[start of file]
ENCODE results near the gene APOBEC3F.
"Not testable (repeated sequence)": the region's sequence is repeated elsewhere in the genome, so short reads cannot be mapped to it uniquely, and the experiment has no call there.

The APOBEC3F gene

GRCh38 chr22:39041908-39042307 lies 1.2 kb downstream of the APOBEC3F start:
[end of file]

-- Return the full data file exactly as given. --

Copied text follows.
ENCODE results near the gene APOBEC3F.
"Not testable (repeated sequence)": the region's sequence is repeated elsewhere in the genome, so short reads cannot be mapped to it uniquely, and the experiment has no call there.

The APOBEC3F gene

GRCh38 chr22:39041908-39042307 lies 1.2 kb downstream of the APOBEC3F start: